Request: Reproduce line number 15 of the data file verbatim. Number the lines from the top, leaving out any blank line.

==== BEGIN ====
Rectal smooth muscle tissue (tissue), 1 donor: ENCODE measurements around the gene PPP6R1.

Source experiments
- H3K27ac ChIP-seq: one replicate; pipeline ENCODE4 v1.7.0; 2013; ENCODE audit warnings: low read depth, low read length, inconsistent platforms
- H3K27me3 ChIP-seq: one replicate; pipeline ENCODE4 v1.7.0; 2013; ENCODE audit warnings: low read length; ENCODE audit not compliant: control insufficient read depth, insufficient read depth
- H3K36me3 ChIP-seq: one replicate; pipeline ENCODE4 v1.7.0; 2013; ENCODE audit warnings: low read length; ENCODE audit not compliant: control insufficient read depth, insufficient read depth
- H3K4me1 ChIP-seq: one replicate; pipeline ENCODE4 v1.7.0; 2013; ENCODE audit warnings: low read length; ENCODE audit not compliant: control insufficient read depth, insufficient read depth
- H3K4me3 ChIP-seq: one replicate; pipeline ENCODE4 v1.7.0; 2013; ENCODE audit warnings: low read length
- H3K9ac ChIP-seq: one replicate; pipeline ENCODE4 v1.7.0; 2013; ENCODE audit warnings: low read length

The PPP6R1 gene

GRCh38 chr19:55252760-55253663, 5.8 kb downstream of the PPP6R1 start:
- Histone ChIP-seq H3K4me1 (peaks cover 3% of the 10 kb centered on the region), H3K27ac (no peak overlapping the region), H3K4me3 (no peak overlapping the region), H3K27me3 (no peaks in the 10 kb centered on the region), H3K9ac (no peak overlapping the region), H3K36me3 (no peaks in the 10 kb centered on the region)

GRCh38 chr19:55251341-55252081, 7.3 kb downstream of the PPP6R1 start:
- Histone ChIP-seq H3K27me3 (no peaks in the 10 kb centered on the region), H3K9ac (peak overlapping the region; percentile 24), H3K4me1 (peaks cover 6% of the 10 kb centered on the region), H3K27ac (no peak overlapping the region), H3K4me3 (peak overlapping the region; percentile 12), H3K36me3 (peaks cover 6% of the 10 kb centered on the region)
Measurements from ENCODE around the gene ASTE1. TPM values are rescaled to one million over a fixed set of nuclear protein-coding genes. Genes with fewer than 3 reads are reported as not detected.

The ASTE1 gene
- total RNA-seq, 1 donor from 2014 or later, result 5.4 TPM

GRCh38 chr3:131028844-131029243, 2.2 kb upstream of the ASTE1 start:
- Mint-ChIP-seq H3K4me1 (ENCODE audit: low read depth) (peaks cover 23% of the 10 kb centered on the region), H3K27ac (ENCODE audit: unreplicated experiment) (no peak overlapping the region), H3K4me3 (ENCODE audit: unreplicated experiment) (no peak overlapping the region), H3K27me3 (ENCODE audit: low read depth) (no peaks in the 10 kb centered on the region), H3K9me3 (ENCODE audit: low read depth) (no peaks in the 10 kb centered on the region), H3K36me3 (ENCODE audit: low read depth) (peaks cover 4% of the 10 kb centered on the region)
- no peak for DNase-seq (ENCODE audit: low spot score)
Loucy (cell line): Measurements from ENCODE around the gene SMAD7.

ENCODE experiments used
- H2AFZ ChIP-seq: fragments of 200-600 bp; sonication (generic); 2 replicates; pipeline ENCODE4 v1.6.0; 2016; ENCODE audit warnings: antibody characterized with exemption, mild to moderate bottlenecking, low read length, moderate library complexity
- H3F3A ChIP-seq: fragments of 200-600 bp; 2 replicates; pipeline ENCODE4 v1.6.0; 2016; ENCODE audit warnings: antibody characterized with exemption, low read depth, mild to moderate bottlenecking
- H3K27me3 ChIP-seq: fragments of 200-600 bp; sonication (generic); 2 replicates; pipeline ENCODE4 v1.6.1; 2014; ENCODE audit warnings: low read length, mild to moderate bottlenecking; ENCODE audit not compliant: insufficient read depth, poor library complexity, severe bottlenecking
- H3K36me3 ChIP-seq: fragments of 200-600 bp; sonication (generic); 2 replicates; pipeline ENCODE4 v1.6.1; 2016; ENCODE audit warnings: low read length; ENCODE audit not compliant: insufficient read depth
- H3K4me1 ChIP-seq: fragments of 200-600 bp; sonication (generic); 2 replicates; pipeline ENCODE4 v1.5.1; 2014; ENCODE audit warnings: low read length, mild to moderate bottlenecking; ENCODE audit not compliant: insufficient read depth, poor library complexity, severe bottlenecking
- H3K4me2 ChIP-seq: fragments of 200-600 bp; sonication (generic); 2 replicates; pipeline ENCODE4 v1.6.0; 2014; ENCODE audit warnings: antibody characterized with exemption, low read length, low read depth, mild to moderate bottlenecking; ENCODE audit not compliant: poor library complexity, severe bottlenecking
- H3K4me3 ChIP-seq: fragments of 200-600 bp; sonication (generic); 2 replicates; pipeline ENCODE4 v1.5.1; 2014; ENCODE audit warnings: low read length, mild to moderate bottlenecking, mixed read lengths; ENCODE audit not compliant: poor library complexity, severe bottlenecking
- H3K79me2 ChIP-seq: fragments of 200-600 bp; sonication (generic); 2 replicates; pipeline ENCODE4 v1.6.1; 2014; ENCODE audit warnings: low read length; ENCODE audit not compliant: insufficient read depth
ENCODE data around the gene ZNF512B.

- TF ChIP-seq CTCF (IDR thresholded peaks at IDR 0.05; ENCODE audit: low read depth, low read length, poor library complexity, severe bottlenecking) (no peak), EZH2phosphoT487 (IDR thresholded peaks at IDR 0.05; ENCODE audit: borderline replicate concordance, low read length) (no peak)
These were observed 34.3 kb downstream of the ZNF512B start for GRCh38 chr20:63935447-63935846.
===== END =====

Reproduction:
The ASTE1 gene